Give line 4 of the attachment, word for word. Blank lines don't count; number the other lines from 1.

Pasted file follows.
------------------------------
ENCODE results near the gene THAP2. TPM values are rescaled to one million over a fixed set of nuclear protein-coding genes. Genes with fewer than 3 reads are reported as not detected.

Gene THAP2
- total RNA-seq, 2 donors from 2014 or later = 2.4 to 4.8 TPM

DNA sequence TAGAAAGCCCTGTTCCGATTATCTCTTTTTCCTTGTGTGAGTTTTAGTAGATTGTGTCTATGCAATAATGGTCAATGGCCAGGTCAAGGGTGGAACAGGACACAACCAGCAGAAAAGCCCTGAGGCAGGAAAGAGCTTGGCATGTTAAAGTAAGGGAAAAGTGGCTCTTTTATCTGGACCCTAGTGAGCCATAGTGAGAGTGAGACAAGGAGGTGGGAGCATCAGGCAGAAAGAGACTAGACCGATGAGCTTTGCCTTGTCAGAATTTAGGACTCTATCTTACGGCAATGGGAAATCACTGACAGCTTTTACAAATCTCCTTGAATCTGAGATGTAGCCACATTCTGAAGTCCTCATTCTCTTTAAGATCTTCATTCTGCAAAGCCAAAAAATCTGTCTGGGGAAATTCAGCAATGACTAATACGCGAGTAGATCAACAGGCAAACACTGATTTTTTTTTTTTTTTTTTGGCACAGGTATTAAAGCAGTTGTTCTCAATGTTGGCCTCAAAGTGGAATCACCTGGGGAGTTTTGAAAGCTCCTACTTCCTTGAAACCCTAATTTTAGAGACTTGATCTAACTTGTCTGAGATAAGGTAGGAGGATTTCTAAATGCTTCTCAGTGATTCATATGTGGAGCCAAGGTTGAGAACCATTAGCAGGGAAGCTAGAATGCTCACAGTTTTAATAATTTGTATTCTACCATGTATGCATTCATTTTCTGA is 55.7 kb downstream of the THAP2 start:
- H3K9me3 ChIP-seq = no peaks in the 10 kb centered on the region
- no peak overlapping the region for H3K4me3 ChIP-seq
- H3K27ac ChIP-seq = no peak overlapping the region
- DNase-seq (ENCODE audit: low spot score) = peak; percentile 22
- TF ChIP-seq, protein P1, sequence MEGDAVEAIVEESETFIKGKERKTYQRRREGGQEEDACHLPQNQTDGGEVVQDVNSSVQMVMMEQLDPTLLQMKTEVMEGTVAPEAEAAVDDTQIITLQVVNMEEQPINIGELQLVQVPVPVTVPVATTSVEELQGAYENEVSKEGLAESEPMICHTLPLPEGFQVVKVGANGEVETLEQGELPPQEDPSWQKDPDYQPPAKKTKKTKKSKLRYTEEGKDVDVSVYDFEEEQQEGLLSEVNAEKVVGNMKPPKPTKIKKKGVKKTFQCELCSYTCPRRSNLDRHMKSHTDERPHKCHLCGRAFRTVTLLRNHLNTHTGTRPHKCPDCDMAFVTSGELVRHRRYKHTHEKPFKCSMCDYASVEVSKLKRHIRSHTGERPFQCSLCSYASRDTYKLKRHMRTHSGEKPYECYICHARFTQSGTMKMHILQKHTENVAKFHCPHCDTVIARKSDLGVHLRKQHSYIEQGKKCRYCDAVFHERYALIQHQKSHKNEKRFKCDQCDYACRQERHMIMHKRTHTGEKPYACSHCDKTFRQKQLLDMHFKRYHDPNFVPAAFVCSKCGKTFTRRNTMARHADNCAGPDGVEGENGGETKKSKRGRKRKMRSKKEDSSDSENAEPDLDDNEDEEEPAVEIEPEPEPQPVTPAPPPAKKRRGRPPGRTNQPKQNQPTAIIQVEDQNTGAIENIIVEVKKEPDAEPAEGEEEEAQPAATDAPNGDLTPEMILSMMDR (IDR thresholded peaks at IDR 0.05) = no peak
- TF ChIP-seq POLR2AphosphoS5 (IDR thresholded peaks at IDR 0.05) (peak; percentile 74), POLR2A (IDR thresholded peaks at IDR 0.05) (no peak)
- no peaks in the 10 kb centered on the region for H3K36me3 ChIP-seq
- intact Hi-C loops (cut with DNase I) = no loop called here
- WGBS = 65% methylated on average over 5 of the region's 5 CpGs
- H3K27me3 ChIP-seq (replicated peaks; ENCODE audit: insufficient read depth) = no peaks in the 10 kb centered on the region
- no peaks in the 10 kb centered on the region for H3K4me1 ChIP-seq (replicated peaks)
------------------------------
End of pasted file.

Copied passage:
DNA sequence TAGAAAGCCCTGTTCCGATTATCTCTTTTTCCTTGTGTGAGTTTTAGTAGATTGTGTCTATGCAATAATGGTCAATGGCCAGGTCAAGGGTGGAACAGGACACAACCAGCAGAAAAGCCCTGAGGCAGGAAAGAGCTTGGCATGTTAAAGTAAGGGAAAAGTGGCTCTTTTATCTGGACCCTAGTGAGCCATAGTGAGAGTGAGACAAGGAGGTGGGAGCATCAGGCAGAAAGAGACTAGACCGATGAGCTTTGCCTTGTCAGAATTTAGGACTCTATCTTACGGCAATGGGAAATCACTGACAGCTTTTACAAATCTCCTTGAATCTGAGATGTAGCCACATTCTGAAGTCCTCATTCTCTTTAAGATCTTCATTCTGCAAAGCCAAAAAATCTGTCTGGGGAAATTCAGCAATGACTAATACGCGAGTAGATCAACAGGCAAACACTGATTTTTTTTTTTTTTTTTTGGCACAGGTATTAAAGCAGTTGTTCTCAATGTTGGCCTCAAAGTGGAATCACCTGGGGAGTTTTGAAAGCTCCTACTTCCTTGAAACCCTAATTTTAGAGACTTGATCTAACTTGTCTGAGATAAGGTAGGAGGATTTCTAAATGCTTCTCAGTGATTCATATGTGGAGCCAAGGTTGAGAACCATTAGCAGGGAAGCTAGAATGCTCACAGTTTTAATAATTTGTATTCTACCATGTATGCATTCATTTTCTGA is 55.7 kb downstream of the THAP2 start: